Enter the left's fallback position on every issue. Hughes writes, "Since racism is so deeply embedded in our culture, we cannot assume that those who benefit from a powerful system of privilege built on race will somehow learn to see or even want to see inequity and institutionalized systems of racism overnight."
Going even farther, Dr. Donnetrice Allison, a professor of Africana studies at Stockton University, asserts that "[w]e cannot eliminate institutional racism unless those in power who deem themselves superior and worthy to maintain their power, give it up."
If this were not sufficient to mislead American students, and turn them into left-wing activists, the next article by Jodi L. Miller at the NJSBF titled "White Supremacy Rises Across the Nation" would surely cement the core ideas of critical race theory now rampant in schools across the nation. Miller cites the Southern Poverty Law Center (SPLC), which claims to be a legal advocacy organization that tracks hate groups. When it first began, the SPLC certainly did expose many hate groups, but as time has passed, the SPLC has deviated from its once constructive actions.
Assuredly, "some of the groups that are named in SPLC's lists, can in fact, be accurately described as hate groups whose platforms are founded upon values like racial separatism, racial supremacy, or the promotion of discrimination or violence against people because of their race, ethnicity, religion, sexuality, etc. But many of the organizations targeted by SPLC are not 'hate' groups in any legitimate sense of the word. Rather, they are thoughtful, articulate conveyors of conservative values and principles that are anathema to SPLC, and their inclusion in SPLC's list of 'hate groups' constitutes an egregious libel that is based on nothing more than SPLC's intolerance for ideas with which it does not agree."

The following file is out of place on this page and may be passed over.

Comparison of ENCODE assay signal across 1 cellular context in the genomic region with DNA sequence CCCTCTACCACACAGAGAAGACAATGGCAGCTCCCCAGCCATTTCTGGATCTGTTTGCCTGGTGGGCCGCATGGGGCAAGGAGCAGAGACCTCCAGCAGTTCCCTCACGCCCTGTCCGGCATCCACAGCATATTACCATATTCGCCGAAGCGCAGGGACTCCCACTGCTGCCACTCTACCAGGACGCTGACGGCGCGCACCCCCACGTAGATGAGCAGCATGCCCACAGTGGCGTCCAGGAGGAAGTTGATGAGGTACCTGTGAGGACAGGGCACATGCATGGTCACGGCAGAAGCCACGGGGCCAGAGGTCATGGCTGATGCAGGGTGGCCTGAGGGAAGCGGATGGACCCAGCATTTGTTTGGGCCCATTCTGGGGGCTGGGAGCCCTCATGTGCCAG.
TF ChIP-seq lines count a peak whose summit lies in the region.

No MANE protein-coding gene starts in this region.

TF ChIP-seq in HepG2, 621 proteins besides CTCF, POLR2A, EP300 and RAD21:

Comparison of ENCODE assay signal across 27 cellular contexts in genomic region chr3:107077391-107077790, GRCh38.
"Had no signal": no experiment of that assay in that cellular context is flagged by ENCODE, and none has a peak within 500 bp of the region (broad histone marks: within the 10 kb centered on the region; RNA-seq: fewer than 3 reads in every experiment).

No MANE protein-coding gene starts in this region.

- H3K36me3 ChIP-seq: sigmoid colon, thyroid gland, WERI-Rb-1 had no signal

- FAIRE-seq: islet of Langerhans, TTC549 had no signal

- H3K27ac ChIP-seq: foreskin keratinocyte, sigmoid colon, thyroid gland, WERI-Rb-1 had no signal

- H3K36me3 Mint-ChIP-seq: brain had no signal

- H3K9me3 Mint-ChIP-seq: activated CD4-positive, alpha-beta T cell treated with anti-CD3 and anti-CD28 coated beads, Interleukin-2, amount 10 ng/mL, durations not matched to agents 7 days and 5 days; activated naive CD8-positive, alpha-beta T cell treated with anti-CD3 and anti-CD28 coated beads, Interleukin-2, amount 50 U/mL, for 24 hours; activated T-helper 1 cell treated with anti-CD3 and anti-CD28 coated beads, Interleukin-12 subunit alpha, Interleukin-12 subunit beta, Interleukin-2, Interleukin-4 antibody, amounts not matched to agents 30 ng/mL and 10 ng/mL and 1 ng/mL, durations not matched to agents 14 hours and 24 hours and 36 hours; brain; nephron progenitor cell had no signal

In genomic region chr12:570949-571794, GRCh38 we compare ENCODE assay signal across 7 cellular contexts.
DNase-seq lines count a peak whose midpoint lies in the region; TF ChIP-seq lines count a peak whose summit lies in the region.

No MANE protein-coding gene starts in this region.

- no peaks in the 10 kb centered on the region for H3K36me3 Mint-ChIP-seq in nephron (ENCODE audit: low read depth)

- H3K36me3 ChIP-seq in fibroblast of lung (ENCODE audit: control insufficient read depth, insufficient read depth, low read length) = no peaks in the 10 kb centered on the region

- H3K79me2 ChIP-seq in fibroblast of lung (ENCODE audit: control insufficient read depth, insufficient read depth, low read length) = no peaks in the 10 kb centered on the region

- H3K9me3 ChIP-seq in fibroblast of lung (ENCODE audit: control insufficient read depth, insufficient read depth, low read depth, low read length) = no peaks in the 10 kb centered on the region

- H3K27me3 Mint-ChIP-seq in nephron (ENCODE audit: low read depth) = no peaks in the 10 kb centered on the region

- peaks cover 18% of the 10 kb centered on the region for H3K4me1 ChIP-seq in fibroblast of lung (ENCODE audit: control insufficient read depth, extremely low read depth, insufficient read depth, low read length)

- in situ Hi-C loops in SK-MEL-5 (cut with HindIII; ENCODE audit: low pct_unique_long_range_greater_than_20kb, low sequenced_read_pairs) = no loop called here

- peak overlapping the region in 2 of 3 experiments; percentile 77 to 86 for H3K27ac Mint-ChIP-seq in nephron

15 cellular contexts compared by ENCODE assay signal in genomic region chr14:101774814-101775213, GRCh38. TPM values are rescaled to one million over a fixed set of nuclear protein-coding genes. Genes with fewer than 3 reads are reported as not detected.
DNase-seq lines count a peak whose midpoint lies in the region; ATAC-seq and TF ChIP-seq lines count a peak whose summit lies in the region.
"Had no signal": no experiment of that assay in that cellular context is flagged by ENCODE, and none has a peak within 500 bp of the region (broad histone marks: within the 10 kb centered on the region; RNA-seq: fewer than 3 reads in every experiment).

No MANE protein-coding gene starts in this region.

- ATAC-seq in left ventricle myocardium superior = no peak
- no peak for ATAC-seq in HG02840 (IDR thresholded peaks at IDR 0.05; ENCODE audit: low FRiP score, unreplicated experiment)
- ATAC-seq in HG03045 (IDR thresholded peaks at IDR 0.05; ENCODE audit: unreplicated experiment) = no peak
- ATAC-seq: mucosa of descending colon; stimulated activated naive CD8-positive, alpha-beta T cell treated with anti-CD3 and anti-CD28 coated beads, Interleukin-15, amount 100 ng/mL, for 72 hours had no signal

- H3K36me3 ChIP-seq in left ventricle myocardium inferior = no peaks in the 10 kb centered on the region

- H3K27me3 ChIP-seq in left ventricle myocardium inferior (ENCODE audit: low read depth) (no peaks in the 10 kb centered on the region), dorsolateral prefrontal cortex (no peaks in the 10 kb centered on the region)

But "[b]y conflating actual hate groups on the one hand, with respectable conservative organizations on the other — and thereby giving the impression that conservative values are somehow inherently hateful, racist, or otherwise repugnant — SPLC seeks to shut down debate, shut down free speech, and delegitimize conservatives as odious monsters whose viewpoints do not even merit a fair hearing."
The Social Contract Press has done in-depth reporting on the Southern Poverty Law Center. Actually, "SPLC spokespersons Richard Cohen, Heidi Beirich, and Mark Potok serve as attack dogs of the far left as the organization smears law-abiding citizens while ignoring real terrorist threats."
At the end of the NJSBF article is the following question: does it matter whether or not a person impacted by white supremacy is a citizen? For most students educated in critical race theory as opposed to genuine critical thinking skills, this is a rhetorical question. They have been marinating in a skewed and hateful view of America since kindergarten. Thus, schooled to be more sympathetic to those who have broken American immigration laws, they will (a) ignore the illegals' assault on the country, (b) view the non-citizens [code for illegals] as meriting more concern than actual Americans, and (c) presume that racism is only a white-on-black occurrence since they have never been informed about the racist attitudes of such groups as Black Lives Matter.
This is a perfect stew for the continuing attack on the country by radical progressives. And it is apparently being promoted by the legal profession. The slanted and pre-ordained conclusions corroborate the now popular "anti-racist" approach by Ibram X. Kendi, who "maintains that America was 'stamped from the beginning' with racism and slavery. Progressives will damn as racist any version of the story of our nation that does not affirm this divisive race mongering Narrative." This stands in direct contrast with what students should be taught as explained by Dennis Prager.
In 1768, Josiah Quincy, Jr. wrote
O, my countrymen! what will our children say,
when they read the history of these times,
should they find we tamely gave away,
without one noble struggle,
the most invaluable of earthly blessings?
Indeed, 253 years later, what will they say?
Eileen can be reached at firstname.lastname@example.org.
Image via Flickr, Public Domain.
 Josiah Quincy, Jr. "This Is the Hour" America: An Affirmation of Faith. Westvaco, 1984. pp. 29-30.